Buying Native American arts and crafts directly from the men and women who make them can be a highlight of a visit to Arizona. You’re not only getting treasured mementos of your trip, you’re also investing in the continuing traditions of the people who created them. But deciding what to purchase – and ensuring that it is genuine – is not always easy. Here are a few basic tips.

What to Know Before You Go

Before you visit, do your homework. Most particular to Arizona and evincing the widest range of styles are Navajo rugs, Hopi katsina doll carvings, Navajo and Hopi silver jewelry and Tohono O’odham and Apache baskets. Decide what you would like to buy based on your interests, and figure out how much you are willing to spend (genuine Navajo rugs, for example, range from $200 to more than $80,000 for antiques).

Then, read up on those items. A good place to start is Susanne and Jake Page’s Field Guide to Southwest Indian Arts and Crafts, which offers general information about spotting fakes, as well as specifics about hoaxes particular to individual crafts.

The more you know about a craft, the better equipped you are to discern examples that don’t fall into its parameters. For instance, the religious images known as katsina dolls are only made by Puebloan people, including the Hopis and Zunis in Arizona. Those crafted by others and found not to be part of the cultural heritage of the Puebloans are sometimes labeled as carvings and dolls. Thus, a “genuine Navajo katsina” is a contradiction in terms.

Where to Shop for Native American Crafts

Even if you’re not familiar with Native American crafts, you can feel comfortable investing in those that have been vetted by dealers with good credentials. Bruce McGee, Director of Retail Sales at Phoenix’s Heard Museum and a member of a family of longtime traders, says, “Don’t be afraid to ask a lot of questions. Find out how long the shop has been in business, and ask about the item you’re interested in.” McGee says if the response is “I don’t know who made it” or “I don’t know how it was created,” it could be a bad sign.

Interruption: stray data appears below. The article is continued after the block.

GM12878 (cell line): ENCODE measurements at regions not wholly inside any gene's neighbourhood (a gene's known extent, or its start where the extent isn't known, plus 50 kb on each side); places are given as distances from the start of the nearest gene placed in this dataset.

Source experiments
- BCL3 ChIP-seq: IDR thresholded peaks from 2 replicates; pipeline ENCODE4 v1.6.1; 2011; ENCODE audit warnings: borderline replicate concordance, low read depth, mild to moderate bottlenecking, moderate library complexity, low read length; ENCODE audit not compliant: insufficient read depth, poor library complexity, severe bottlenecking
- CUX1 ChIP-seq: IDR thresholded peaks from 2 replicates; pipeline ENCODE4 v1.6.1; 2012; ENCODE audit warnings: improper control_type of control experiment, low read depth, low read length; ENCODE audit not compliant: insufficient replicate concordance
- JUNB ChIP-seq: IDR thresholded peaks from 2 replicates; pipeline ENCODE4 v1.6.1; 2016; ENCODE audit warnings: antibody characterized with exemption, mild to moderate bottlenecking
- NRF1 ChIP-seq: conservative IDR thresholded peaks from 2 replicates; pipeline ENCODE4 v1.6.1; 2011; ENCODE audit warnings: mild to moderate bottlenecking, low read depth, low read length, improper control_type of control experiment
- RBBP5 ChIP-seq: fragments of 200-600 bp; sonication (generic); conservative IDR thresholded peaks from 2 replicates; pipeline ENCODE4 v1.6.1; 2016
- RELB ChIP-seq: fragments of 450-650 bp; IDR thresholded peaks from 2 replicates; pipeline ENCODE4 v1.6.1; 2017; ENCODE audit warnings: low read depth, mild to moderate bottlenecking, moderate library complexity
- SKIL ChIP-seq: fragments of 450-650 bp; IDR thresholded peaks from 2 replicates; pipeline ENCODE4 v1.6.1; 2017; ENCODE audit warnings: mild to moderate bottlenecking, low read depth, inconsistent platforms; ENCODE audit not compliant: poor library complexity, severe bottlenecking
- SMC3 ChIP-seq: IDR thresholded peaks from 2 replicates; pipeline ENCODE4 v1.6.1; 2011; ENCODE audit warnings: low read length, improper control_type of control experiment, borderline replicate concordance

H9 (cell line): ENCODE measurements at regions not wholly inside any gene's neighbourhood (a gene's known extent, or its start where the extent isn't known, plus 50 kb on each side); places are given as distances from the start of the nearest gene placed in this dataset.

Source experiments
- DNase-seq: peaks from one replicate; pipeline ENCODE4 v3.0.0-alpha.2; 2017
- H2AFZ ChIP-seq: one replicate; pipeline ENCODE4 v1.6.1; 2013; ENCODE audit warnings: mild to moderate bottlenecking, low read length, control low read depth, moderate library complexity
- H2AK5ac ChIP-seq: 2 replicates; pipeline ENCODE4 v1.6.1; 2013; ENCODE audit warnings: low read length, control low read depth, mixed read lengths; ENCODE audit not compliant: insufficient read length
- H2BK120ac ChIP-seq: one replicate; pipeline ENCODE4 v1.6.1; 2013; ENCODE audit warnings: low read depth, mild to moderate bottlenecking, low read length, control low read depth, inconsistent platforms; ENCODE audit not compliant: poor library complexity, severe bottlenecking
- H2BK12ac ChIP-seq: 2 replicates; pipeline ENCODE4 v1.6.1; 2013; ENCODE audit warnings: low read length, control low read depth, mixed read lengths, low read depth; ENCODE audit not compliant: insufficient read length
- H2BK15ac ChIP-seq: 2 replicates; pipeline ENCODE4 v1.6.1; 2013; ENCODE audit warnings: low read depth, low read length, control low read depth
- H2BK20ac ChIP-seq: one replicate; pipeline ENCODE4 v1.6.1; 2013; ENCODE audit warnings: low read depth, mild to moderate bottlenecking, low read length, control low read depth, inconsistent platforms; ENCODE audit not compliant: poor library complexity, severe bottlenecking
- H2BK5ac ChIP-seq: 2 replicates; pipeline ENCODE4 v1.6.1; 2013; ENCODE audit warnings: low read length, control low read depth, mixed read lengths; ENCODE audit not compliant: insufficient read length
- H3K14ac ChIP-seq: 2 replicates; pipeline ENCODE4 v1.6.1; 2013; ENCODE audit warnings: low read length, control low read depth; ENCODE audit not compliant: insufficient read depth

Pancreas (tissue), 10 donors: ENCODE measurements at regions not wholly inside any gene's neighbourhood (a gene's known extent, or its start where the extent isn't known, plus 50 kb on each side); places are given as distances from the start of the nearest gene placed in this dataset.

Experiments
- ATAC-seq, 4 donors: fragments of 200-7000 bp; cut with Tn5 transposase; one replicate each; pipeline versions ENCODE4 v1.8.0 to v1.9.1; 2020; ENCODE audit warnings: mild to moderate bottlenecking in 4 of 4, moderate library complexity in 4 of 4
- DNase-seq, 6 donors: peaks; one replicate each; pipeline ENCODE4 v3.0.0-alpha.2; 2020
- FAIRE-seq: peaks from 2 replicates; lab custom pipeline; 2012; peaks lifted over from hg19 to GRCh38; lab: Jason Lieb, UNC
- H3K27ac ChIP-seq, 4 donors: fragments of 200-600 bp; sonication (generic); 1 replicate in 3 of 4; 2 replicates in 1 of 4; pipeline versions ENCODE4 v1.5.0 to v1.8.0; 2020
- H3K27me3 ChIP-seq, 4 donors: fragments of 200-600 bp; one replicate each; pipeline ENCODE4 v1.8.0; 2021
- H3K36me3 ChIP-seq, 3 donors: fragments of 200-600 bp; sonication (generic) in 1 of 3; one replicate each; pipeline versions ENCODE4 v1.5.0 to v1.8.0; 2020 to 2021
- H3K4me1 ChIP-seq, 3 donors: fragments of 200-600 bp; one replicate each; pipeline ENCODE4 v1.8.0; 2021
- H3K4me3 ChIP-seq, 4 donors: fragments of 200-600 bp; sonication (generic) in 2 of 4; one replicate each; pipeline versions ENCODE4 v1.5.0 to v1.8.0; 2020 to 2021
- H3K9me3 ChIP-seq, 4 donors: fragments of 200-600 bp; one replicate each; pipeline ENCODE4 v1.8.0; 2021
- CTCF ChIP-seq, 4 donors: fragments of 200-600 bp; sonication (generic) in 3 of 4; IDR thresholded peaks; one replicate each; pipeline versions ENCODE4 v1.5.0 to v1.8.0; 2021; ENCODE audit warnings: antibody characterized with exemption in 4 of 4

In addition to the Heard Museum’s gift shop, places that offer a wide range of reliably vetted crafts include (from north to south):

  •     Thunderbird Lodge at Canyon de Chelly

  •     Hubbell Trading Post in Ganado

  •     McGee’s Indian Art Gallery in Keams Canyon

  •     Tsakurshovi on Second Mesa

  •     Museum of Northern Arizona gift shop in Flagstaff

  •     Garland’s Navajo Rugs and Garland’s Indian Jewelry, both in Sedona

  •     Faust Gallery, King Galleries and Old Territorial Indian Arts, all in Scottsdale

  •     Bahti Indian Arts, Medicine Man Gallery and Grey Dog Trading, all in Tucson

  •     Kitt Peak National Observatory gift shop (for Tohono O’odham baskets)

Even in these places, don’t hesitate to ask questions about the individual pieces in which you’re interested. If nothing else, information about the artist adds nuance and context to a purchase. Tribal museums and cultural centers offer authentic arts and craft items handmade by their tribal members.

If It’s Too Good to Be True, It Probably Is

Be wary of deep discounts “just for you,” 50-percent-off sales or “today only” sales. The creation of crafts involves a great deal of labor, and that’s reflected in the price. Bruce McGee of the Heard Museum also advises visitors to avoid paying in advance to commission an item, even if you’re dealing with a genuine crafter that you do know.

Even the best intentions may go awry. It’s best to proceed so that any advance purchases or compensation are handled with mutual understanding and benefit to both parties. More information about purchasing authentic Native American arts and crafts is available from the U. S. Department of the Interior Indian Arts & Crafts Board.

(Updated by the Arizona Office of Tourism 2009)